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The Last Of The Teenage Idols: The Story Behind Alex Harvey's Insane Masterpiece

From rock to doo-wop to an avant-garde guitar solo – how The Sensational Alex Harvey Band out-weirded Bowie to become the most unlikely pops star of 1973.

Alex Harvey often joked that his was the longest internship in the entire history of rock’n’roll. The Glaswegian was 40 by the time he scored his first hit in 1975, when The Sensational Alex Harvey Band covered the old Tom Jones favourite Delilah.

The previous couple of decades had seen him front his Big Soul Band, release a succession of failed solo records and serve in the house band in the West End production of Hair. It was an extended practicum that fed directly into one of SAHB’s most celebrated songs, The Last Of The Teenage Idols.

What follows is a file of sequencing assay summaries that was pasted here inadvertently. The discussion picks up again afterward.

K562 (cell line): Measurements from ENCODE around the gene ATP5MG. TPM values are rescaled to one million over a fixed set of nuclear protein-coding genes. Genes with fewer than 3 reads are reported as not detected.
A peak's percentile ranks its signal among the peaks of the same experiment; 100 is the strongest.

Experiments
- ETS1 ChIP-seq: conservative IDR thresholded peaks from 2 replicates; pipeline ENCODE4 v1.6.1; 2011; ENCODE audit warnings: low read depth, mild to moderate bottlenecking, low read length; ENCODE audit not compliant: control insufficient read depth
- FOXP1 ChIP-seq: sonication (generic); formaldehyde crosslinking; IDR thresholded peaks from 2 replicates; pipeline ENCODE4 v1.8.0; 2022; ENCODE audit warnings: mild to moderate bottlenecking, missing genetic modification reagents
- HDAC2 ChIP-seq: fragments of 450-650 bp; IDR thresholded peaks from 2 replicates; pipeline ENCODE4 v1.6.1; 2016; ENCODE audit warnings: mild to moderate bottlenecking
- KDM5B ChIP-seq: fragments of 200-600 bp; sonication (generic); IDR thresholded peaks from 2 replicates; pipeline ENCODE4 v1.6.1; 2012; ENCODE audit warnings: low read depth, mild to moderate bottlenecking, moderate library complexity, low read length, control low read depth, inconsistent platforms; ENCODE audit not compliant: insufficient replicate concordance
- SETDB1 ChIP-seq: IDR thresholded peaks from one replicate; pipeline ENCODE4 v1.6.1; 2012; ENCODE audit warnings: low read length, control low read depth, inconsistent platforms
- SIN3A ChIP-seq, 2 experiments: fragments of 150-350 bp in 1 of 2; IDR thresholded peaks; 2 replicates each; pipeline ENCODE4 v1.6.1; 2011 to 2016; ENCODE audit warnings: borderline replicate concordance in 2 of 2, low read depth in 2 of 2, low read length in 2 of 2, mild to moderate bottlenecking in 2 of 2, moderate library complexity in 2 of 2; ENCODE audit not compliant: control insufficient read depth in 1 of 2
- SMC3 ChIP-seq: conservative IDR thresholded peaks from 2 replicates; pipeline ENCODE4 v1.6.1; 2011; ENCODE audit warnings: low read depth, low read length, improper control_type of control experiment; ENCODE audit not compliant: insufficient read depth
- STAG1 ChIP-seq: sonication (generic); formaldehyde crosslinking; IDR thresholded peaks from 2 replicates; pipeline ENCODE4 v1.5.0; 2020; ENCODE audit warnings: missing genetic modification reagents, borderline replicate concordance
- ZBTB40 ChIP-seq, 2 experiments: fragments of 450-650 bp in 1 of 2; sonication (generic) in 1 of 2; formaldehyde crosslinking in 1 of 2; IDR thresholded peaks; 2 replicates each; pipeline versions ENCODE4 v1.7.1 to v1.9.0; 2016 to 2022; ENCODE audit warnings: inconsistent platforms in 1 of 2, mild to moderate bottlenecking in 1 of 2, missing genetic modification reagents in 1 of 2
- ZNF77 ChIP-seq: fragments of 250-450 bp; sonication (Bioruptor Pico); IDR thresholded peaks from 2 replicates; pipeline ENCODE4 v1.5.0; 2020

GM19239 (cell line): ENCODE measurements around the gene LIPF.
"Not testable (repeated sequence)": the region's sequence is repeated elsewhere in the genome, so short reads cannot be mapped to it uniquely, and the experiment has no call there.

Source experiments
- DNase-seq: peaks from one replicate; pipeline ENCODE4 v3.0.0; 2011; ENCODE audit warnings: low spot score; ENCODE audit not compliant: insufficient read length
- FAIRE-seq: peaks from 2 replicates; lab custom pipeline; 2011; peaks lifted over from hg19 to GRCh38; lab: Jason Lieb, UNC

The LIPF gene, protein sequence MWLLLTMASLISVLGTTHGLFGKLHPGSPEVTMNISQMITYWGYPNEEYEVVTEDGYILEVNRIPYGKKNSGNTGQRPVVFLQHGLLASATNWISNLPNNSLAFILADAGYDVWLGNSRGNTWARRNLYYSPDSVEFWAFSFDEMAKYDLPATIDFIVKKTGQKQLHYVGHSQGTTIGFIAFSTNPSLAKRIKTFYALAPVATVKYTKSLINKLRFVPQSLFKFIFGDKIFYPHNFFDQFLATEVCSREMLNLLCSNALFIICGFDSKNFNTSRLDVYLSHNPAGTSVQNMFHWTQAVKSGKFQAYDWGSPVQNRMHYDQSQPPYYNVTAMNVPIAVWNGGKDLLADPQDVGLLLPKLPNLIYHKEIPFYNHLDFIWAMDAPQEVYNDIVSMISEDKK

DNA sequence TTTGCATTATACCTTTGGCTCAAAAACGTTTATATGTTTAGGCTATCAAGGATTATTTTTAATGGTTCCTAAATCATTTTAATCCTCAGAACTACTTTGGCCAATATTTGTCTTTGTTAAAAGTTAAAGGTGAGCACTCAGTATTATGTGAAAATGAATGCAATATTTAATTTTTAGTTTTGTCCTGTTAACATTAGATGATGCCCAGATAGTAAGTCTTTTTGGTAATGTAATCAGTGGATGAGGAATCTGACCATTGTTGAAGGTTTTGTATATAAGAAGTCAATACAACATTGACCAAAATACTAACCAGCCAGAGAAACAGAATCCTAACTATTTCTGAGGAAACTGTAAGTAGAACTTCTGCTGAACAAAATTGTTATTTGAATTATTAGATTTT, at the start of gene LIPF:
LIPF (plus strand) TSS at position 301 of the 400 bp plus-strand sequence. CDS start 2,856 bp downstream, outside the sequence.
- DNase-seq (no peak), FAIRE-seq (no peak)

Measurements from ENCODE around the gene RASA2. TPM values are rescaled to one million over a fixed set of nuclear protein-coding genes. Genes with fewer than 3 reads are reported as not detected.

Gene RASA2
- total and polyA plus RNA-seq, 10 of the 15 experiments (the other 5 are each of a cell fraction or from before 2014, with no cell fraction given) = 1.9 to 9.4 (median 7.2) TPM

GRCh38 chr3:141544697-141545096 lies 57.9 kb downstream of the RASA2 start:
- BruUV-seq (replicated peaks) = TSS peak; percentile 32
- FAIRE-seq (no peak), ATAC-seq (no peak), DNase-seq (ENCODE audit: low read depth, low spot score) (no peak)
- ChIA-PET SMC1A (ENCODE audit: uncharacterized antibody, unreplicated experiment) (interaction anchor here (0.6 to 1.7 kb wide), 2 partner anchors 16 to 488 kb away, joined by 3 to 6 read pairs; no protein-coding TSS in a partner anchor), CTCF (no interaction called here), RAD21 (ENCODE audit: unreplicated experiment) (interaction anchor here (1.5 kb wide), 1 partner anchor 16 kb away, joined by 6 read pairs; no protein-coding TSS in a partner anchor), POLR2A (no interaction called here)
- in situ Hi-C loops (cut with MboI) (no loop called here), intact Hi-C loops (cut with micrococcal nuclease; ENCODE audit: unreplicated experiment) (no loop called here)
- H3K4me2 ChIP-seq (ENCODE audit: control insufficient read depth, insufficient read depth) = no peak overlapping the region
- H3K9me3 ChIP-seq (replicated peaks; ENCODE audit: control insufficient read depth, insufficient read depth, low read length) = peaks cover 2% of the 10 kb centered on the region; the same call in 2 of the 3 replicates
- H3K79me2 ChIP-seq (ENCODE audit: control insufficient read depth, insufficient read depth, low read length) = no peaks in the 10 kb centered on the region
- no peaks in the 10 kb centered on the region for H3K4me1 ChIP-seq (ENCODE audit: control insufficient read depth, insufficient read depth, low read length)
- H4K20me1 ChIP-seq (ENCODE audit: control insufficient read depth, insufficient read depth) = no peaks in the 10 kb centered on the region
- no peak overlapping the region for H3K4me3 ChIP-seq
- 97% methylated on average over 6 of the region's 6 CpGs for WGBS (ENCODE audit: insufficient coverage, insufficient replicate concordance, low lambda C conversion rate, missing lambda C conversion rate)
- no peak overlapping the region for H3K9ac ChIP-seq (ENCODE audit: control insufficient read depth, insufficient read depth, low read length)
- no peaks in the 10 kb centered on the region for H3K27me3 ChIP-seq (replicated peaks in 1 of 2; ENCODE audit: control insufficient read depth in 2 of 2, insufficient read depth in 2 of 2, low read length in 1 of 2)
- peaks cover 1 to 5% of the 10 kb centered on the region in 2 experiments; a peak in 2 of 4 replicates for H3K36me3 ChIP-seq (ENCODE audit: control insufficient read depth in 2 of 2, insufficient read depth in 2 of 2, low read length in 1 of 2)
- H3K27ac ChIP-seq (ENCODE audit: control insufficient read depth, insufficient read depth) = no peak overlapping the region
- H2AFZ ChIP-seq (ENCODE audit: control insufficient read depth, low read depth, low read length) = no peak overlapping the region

“The whole thing started because it was a sort of tribute to when Alex won a competition to find Scotland’s Tommy Steele,” explains former SAHB bassist Chris Glen. “It was the fifties, and Tommy Steele was like the Elvis of Britain at that time, so the song was leaning towards that.” 

“Alex used to look back on the whole idea of it as quite comical,” adds drummer Ted McKenna. “You can hear the sarcasm in the song, and the intonation in his voice, especially at the end, is quite funny.”


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